In most cases Complex Regional Pain Syndrome will not have been caused by a car accident however there is a significant proportion that is a direct result of motor vehicle collisions. Road traffic accidents are a major cause of traumatic injury and represent more than half of all cases handled by personal injury solicitors. If you have been injured in a car accident and you want to make a compensation claim for personal injury and loss just complete the contact form, email our offices or use the solicitors helpline. Our Complex Regional Pain Syndrome solicitors offer free advice without further obligation. If we deal with your claim it will be on a no win no fee basis, compensation is paid in full and you do not have to fund or finance your car accident compensation claim.
Complex regional pain syndrome or CRPS is also known as reflex sympathetic dystrophy or RSD. In laymans terms it is called causalgia. It is a complicated syndrome of chronic pain that affects any part of the body but most commonly the leg or arm.
Complex regional pain syndrome has no known cause but it is believed to be related to an abnormality of the sympathetic nervous syndrome. Others believe it is related to an abnormal immune system that leads to inflammatory problems such as warmth, redness and swelling of the affected area.
There are two forms of reflex sympathetic dystrophy or RSD. CRPS 1 is a disease that happens after a minor injury to an arm or leg that eventually damages the nerves, leading to chronic pain. CRPS 2 is a condition caused by damage to a specific nerve. It is believed to be the result of injury to the nervous system, including the sympathetic nerves which supply the sweat glands and blood vessel function.
Blood flow is determined by the nervous system and this can't happen normally with CRPS. Sensation is affected and the area is warm to the touch or cold to the touch, depending on which nerves are affected. There are medical problems related to the bones, muscles, blood vessels, nerves and skin. Any kind of nerve damage or damage to an arm or leg, even mild damage, can cause reflex sympathetic dystrophy. In rare cases, sudden illness such as a heart attack or mild stroke can contribute to CSPS. The condition can even occur as a result of no specific injury at all. People between the ages of 40-60 are more likely to get this kind of illness. Younger people can get this condition, too.
The main symptoms include burning, intense pain in the extremity that is out of proportion to the degree of injury the person receives. The pain tends to be worse over time rather than better. It begins at the point of injury of the extremity but then spreads to involve the entire limb. It can even spread to the opposite side of the body. There are three stages to the disease.
In stage I, the symptoms last one to three months. The arm switches back and forth between warm and cold sensations, there is joint pain and muscle spasms and the nail and hair grow faster. There is severe burning pain that is worse with even the slightest touch to the skin. The skin looks red, blotchy or purple. The skin becomes shiny and thin with increased swelling of the extremity. The extremity becomes more sweaty. Stage II lasts three to six months. The skin continues to look different and the nails become cracked and broken. The pain worsens and the hair growth slows. The muscles are weak and the joints continue to be sore. Stage III tends to be irreversible. There is a limitation of movement of the extremity because muscles and tendons become contractured, and the muscles are wasted. Pain is almost uncontrollable and is chronic. There can be related depression and anxiety due to chronic and unrelenting pain.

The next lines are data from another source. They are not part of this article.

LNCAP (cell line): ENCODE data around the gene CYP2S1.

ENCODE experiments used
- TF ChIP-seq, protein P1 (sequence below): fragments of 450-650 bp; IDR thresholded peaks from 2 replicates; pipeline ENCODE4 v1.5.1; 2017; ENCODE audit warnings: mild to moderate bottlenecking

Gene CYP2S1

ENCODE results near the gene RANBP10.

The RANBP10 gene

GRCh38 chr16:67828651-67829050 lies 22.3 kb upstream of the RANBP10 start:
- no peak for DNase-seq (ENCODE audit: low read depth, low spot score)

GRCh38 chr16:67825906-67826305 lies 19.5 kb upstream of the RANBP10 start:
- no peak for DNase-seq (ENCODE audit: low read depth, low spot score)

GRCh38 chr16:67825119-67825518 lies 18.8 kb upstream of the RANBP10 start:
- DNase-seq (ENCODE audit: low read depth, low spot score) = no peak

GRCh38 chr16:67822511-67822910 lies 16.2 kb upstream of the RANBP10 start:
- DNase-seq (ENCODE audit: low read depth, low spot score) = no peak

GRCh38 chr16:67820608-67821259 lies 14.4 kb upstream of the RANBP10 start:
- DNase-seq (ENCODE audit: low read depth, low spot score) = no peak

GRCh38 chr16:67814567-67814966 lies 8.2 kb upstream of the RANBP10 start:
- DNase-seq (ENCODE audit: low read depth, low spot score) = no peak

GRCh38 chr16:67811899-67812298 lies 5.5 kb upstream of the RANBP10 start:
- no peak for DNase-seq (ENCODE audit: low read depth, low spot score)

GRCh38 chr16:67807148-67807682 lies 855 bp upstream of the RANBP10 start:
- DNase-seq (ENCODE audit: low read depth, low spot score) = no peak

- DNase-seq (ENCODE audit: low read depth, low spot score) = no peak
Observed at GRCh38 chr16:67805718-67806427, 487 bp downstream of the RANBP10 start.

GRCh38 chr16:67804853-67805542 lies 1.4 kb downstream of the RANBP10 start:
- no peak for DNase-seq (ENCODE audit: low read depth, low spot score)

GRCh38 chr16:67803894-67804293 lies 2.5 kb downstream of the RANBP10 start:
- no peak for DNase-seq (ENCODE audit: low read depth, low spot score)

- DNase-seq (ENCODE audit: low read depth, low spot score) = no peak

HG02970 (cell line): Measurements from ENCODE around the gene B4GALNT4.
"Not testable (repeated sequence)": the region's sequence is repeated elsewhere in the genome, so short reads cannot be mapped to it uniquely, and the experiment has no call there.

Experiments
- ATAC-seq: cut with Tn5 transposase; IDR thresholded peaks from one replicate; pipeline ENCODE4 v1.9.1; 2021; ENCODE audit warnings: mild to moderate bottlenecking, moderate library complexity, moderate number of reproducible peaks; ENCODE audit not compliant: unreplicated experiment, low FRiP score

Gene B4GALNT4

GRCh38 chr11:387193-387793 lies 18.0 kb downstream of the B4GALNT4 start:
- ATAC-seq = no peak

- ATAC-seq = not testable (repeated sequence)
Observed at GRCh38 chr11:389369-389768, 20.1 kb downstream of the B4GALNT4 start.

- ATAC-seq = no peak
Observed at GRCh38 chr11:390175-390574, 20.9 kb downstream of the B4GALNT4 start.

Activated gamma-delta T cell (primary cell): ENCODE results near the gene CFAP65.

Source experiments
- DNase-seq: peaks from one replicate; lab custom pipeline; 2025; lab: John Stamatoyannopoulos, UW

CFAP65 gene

The diagnosis of CRPS is complicated and not easy to do. Doctors take a complete history and physical examination. The tests can show a temperature difference between the arm or leg and the opposite arm or leg. Bone scans can show osteoporosis and nerve conduction studies can show abnormal nerve function. X-rays may also show bony changes. The physical examination is the best way to show the signs and symptoms of the disease.
The treatment of chronic regional pain syndrome is difficult and the disease is not curable. The primary focus is on relieving the pain and other symptoms so the person can live a normal life. Physical and occupational therapy should be a part of the treatment of CRPS as soon as the diagnosis is made. Medications that work include pain medications, corticosteroids for inflammation, blood pressure medications and medications to prevent bone loss, such as Fosamax. Antidepressants are often necessary to control depression. Some people need psychotherapy to learn how to deal with the pain and to function normally in society.
There can be invasive techniques that can treat CRPS. These include injected medications that numb the sympathetic nerves and an internal pain pump that directly gives pain medication to the spinal cord, called an intrathecal pump. Spinal cord stimulators provide a pleasant sensation to the affected area that distracts the person away from the pain and, in serious cases, the sympathetic nerves are surgically destroyed in order to stop the over activity of the nerve.
If you have suffered physically, mentally or financially, you should consider making an accident compensation claim. For free telephone advice from Complex Regional Pain Syndrome solicitors just call the helpline. Our lawyers will assess the strength of your claim and will advise you on your potential award of compensation without any further obligation.LAWYER HELPLINE: ☎ 1800 339 958
The author of the substantive medical writing on this website is Dr. Christine Traxler MD whose biography can be read here